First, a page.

Article

Run Your Own Marathon: Eleven Steps To Reaching The Finish Line

January 2008, Auto Dealer Today - WebXclusive

by Greg Goebel - Also by this author

The calendar page has turned, and your results from last year are official. Good, bad or indifferent, you can’t change them. It is both an exciting time and an anxious time. Everyone’s score cards are zeroed out and we start again.

I had the pleasure to speak to a few thousand dealers throughout 2007. Very few are content to simply repeat their past performances. If things went well, they want better results. If the year went poorly, they simply cannot afford a repeat performance.

For most, the goals are similar—more sales, more gross, better CSI and better control over expenses. Many dealers have put their plans in place for the coming year by now. The question is:  What have you done to ensure you won’t just repeat your prior year’s results?

I compare these processes to my ability to run a marathon. I have been running for about 14 years. I am an average runner with decent speed and abilities for my age, but certainly nothing noteworthy. Up to now, I generally have run three to five miles as time and my endurance will allow. I do it because it is one thing I can do wherever I go in the country, without need for any gear except my running shoes and my MP3 player.

Every runner puts completing a marathon on their list of things to do at some point. I put it on my list about three years ago. Let me tell you, both literally and figuratively, there is a hefty distance between five and 26.2 miles. I have started this project a number of times, but the sad truth is that the longest I had ever run (now more than a decade ago) was just under 7.5 miles (12K). This is not much different than a dealer being mired at a certain level of performance or profits and, while knowing there is a whole new level of performance or profitability out there, it seems too far away to be ever to be able to reach it. Mentally, it is like trying to eat an elephant in one bite.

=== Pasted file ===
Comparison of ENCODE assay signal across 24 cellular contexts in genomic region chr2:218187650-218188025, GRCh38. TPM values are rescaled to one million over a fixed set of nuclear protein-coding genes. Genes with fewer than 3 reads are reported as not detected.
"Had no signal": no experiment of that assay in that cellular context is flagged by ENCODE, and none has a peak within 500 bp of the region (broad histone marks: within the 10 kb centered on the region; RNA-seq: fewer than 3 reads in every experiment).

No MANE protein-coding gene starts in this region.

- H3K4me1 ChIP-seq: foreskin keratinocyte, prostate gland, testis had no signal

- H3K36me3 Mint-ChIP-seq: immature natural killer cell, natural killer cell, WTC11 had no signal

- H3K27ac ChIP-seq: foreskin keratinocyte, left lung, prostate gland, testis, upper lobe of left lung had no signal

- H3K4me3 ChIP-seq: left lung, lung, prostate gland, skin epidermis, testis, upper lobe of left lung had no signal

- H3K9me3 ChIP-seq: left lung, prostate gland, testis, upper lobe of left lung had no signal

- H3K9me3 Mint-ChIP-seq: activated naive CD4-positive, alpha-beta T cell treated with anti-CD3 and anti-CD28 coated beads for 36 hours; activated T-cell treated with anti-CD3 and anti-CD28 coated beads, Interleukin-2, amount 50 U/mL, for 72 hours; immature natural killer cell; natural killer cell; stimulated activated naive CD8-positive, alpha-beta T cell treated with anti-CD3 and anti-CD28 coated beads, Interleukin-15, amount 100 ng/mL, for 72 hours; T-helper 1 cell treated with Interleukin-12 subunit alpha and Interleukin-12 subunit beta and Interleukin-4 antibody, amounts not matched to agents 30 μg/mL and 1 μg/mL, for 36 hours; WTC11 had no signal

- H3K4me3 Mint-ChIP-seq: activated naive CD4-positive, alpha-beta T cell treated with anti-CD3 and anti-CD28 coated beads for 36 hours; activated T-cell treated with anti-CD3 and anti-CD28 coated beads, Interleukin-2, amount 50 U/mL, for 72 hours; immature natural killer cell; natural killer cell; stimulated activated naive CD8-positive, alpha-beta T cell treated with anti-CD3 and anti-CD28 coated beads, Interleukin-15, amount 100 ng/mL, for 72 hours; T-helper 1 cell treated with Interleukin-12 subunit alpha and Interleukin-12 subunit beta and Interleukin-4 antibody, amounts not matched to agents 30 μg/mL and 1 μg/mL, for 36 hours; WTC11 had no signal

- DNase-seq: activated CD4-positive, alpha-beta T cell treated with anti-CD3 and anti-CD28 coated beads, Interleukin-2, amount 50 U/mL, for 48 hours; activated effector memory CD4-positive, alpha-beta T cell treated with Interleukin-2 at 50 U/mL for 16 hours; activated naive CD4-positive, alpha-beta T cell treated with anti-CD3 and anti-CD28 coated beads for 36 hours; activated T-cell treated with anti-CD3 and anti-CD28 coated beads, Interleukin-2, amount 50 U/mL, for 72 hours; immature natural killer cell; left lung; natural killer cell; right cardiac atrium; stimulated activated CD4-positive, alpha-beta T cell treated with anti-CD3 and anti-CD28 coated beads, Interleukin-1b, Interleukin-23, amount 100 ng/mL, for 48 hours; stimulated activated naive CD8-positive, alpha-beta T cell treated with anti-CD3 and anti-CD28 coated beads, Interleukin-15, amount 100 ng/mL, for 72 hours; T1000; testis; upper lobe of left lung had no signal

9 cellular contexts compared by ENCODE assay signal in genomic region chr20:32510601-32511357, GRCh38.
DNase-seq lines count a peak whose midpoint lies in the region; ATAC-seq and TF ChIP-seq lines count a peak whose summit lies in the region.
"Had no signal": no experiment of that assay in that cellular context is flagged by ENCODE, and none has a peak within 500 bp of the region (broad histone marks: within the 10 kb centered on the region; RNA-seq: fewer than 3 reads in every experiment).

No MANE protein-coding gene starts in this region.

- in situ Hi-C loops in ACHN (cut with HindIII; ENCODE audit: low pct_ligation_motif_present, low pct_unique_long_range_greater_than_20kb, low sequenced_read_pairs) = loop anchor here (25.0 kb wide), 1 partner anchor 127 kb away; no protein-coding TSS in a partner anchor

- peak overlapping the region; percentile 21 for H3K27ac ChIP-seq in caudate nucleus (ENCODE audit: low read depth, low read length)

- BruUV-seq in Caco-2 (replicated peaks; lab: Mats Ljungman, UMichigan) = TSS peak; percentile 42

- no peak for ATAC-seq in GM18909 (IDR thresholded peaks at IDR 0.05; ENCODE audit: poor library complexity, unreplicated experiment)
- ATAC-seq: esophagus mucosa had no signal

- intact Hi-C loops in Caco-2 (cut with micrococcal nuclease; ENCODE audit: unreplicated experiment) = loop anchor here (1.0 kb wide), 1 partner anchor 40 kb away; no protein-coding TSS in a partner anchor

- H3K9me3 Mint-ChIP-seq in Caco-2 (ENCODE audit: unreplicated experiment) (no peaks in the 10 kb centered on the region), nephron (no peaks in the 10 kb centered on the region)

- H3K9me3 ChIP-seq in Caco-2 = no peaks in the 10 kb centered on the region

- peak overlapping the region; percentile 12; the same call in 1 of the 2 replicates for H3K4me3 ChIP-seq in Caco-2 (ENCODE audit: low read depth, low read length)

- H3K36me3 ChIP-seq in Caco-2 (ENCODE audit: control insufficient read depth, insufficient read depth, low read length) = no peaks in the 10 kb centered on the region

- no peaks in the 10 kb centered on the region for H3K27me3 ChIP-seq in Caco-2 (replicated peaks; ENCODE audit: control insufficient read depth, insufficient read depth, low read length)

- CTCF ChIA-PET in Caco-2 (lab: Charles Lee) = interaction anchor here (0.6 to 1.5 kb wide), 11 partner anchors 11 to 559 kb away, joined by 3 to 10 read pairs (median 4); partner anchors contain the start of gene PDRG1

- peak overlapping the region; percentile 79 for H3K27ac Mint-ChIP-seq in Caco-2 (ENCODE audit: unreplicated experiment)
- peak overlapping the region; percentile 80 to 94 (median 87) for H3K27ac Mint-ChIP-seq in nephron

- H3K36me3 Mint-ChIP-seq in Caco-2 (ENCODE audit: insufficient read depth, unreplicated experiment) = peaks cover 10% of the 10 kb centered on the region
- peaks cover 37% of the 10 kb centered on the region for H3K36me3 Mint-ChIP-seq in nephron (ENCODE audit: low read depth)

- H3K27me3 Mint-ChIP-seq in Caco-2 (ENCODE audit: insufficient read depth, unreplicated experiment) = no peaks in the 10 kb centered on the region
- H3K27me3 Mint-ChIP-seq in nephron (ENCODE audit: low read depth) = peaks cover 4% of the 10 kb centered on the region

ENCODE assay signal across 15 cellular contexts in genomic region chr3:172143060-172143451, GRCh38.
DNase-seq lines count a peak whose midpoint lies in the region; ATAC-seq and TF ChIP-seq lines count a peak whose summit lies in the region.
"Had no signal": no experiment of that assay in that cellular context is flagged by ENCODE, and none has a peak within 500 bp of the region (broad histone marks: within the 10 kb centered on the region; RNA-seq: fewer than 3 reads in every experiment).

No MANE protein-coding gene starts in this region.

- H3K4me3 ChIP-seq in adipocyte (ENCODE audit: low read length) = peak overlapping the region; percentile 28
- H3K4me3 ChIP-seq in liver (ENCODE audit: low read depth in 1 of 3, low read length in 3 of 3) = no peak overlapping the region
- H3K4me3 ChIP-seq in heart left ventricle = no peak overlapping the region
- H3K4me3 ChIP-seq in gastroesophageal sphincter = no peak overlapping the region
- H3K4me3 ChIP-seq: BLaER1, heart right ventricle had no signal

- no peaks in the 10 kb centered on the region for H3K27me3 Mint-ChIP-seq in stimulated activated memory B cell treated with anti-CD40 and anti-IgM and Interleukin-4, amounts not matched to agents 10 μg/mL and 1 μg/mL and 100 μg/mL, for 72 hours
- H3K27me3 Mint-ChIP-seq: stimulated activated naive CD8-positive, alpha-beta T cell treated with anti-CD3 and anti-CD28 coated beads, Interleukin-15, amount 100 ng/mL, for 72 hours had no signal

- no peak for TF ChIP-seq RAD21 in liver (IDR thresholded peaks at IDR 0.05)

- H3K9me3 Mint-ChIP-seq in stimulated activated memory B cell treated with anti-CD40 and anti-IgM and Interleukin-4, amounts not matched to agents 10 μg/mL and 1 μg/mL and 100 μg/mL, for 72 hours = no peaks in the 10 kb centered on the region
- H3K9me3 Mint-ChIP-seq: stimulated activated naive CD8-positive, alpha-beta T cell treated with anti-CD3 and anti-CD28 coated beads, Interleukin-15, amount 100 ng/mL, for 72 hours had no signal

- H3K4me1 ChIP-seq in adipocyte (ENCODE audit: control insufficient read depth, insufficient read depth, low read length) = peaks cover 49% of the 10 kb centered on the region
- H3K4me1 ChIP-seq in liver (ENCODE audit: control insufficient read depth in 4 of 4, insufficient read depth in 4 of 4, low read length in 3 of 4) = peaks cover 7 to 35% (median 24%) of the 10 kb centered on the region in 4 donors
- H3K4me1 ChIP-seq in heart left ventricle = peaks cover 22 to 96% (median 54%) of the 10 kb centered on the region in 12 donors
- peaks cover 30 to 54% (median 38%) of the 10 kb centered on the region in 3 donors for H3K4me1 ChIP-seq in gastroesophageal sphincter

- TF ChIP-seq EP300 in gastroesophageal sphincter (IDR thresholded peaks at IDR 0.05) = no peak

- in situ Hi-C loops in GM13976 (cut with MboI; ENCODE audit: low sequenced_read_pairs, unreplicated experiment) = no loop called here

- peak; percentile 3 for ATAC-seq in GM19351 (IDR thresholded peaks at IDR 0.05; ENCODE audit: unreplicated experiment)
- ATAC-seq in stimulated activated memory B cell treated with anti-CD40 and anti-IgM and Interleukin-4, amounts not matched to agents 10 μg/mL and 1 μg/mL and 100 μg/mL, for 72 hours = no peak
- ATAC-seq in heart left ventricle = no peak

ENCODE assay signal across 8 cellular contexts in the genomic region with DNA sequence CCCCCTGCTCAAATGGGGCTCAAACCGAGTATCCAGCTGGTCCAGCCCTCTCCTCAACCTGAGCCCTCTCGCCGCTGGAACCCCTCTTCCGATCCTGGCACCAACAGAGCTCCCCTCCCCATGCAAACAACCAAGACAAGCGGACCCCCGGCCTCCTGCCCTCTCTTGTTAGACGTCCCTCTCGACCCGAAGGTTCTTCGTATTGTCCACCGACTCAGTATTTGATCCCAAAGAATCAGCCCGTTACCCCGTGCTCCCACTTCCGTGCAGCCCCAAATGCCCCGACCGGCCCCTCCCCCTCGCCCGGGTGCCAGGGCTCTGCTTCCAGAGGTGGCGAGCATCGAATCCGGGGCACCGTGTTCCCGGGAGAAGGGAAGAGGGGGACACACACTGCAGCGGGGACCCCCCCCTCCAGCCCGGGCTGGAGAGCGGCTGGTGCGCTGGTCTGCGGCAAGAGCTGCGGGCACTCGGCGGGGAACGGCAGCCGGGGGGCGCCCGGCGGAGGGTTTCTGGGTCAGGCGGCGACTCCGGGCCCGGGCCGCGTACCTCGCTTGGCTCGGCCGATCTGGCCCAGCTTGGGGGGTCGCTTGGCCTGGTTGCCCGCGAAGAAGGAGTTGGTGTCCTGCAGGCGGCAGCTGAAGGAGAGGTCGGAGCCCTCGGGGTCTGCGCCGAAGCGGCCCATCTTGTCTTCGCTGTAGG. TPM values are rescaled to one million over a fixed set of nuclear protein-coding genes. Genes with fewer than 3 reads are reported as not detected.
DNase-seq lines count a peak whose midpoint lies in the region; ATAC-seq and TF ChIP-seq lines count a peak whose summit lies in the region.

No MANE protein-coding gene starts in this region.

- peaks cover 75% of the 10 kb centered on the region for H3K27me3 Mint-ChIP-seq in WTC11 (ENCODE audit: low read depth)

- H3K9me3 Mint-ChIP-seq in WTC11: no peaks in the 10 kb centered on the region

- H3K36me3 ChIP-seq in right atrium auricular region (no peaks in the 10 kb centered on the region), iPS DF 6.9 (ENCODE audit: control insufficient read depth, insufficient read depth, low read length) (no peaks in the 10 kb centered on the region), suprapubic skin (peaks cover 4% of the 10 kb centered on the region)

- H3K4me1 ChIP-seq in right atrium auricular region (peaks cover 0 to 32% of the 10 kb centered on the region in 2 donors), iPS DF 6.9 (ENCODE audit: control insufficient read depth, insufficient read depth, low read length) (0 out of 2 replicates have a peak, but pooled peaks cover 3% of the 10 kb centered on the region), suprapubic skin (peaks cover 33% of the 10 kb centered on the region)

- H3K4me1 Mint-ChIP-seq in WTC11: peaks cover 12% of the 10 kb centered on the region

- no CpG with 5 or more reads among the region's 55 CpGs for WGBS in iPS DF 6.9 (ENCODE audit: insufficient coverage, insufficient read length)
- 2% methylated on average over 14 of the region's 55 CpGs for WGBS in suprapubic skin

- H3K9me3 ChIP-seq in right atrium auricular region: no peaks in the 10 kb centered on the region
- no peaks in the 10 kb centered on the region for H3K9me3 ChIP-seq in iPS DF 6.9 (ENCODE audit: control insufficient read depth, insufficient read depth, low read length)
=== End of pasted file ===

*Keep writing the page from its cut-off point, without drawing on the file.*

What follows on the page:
A little over three weeks ago, my wife decided she (we?) wanted to run a half-marathon. We would start small (relatively). However, this time we did something different. We joined a group with the same goal and with a system to do it. Low and behold, I always envisioned running a marathon was like the spirited Kenyans running their 4:45 miles. Now I couldn’t run a 4:45 with rocket-powered shoes, but 8:30 that’s doable…for three to five miles. Whether due to my feet, knees, lungs or mind, the results were always the same. When I was auto racing I was taught to slow down to speed up. Well in running it turns out you slow down to go farther. Enter interval training.

My wife is extremely fit. A lifetime of dedication and 10 years of instructing Pilates has ensured that. Due to a bad knee from a skiing accident, she probably hadn’t run more than a mile in 15 years, and now she decides she wants to complete a half-marathon? That is like a dealer selling 80 units a month saying they are going to average 300 a month next year and raise their gross $2,000 a copy at the same time.

A little over three weeks ago we started our training with the Jeff Galloway system and she completed 6.5 miles yesterday! Yes, her knee ached a little, but as long as she protects her knee from catastrophic injury, she knows that she will absolutely make the 13.1 miles. Yesterday, I jumped from six miles to slightly more than 10 miles, surpassing my decade-old best like a hot knife through butter. I didn’t want to quit running; I just ran out of available time. Better yet, I am not crippled today, and my new goal is now the full marathon.

The neat thing about running is you have plenty of time to think about things (besides my legs are tired) like “Why am I suddenly able to do this?” Putting one foot in front of the other for almost two hours gave me great clarity on that question. The good news is that the answer also applies 100 percent to your dealership.

Every journey begins with a first step. I believe that first step is being Inspired to Set Your Goal. You have to be inspired to achieve something that you have never accomplished. (As a sidebar - it is also your goal as leaders to inspire your team.) My inspiration was my wife along with two cousins; one is six years older than me and has run more marathons than I can count and completed two Ironman Triathlons.. The second cousin, three years younger, just ran her first triathlon having never swam a half mile or ran three miles prior to her training.

Step two is to Commit Through Communication. I often dream aloud. “I want to do _____” or “I think we can accomplish _______.” Many of those dreams come true in some form. Just ask my director of operations. If others know about your dream, they often become your de facto support group by asking how it is coming or if you ever accomplished it. This can come at your lowest point of confidence to help keep your focus in place.